Internal audits of ISO 27001 give assurance that the management system and its procedures are compliant with the standard's criteria. The procedures must be performed efficiently once they are communicated to the employees and managers in order to have a swift and efficient process.
The advantages of doing an internal audit include:
- Finding out about nonconformities before others do.
- Identifying areas that require attention to provide a solid security posture prior to a security event.
- Demonstrating and educating management about your dedication.
- Assisting employees in gaining a better grasp and awareness of the situation.
- Encouraging continuous progress.
The objective of the audit, as stated above, is to identify any non-conformities, establish the effectiveness of the ISMS, and give the organisation a chance to improve.
ISO 27001 internal audit checklist
Here is a five-step checklist that an organisation may use to achieve the ISO 27001 internal audit criteria.
- Examining the documentation
Start by going over the documentation you prepared during the implementation of your ISMS. This is because the audit's scope should correspond with your organisation. As a result, clear limitations will be established for what has to be audited. You should also identify the ISMS's major stakeholders. This will make it simple for you to request any paperwork needed throughout the audit.
- Review of the management
The audit activity starts to take shape at this point. Before drafting a thorough audit plan, consult with management to determine the audit's time frame and resources. Establishing goals at which you will deliver intermediate updates to the board is a common part of this. At this early stage, meeting with management allows both sides to express any issues they may have.
- Field Review
Typically, this will be the practical evaluation of your organisation that takes place.
- You will need to: Talk to front-line staff employees on how the ISMS works in practice.
- Validate evidence as it is acquired by conducting audit tests.
- Complete audit reports to keep track of each test's outcomes.
- Examine any ISMS papers, printouts, and other pertinent information.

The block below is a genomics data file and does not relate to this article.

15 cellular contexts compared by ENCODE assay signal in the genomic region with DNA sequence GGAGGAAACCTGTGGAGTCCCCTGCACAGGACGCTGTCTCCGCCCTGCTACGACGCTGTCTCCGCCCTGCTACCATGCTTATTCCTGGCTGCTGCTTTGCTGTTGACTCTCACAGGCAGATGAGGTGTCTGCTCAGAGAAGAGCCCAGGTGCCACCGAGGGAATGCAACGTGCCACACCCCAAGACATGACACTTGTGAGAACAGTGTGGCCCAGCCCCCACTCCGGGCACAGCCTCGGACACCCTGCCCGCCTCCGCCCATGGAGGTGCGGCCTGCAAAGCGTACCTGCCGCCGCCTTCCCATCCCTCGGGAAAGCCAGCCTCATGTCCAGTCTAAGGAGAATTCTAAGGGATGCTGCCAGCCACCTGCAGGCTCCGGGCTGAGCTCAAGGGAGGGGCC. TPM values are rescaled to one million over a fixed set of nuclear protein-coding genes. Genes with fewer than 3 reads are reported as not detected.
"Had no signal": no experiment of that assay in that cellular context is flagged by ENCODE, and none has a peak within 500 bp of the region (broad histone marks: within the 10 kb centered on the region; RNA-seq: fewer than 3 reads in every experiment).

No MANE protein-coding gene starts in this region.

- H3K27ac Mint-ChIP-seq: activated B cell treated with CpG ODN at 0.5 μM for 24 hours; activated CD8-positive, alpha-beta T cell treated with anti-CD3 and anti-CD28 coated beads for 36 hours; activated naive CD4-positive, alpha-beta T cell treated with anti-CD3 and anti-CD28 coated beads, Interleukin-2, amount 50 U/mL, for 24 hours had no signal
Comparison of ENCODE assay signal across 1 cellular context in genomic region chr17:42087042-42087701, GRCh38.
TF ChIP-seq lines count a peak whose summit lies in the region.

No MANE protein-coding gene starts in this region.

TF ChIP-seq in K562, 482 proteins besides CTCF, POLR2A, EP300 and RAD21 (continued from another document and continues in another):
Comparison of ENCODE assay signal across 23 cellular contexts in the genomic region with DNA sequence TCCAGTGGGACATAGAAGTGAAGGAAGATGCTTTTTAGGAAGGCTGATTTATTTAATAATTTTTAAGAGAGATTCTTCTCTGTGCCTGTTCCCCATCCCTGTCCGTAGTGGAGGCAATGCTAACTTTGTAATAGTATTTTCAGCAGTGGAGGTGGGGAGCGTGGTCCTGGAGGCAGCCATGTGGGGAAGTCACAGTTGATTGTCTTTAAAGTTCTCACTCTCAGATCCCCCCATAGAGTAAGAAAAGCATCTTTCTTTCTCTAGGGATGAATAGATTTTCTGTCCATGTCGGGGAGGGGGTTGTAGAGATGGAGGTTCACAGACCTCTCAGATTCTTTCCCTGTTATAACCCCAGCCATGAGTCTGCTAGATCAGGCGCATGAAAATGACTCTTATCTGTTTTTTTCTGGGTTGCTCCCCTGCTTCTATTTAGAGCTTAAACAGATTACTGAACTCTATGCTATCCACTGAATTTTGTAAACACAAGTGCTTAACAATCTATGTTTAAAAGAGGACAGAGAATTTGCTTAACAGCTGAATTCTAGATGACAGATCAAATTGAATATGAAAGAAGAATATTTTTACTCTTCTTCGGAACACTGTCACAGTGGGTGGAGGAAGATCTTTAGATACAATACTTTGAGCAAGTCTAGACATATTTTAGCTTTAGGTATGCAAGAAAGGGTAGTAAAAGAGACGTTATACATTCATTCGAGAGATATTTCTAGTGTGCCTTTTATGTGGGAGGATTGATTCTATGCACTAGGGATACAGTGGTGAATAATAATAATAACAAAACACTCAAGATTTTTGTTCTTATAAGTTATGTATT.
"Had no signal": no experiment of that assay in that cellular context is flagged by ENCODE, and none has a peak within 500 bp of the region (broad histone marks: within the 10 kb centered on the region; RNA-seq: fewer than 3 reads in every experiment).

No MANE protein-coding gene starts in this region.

The evidence gathered during the audit should be processed and examined in light of your organisation’s risk treatment plan and control goals. This approach may identify evidence gaps or highlight the necessity for more audit testing.
The findings of the audit must be presented to management. The following items should be included in your ISO 27001 internal audit report:
- The scope, objectives, timeline, and scope of the work completed are all clarified in this introduction.
- An executive summary including key findings, high-level analysis, and a conclusion is included.
- The report's target recipients, as well as categorization and dissemination rules, if applicable.
- An in-depth examination of the results. Conclusions and suggestions for improvement.
- A statement including suggestions or constraints on the scope of the project.
Because the final report usually includes management agreeing to an action plan, more review and amendment may be required.
How often does your organisation need to conduct an internal audit?
ISO 27001, like many other standards, does not define how often an organisation must conduct an internal audit.
This is because each organisation's ISMS is unique and must be addressed as such. An ISO 27001 internal audit should be performed at least once a year, according to experts. Although this may not always be practical, you should undertake an audit at least every three years.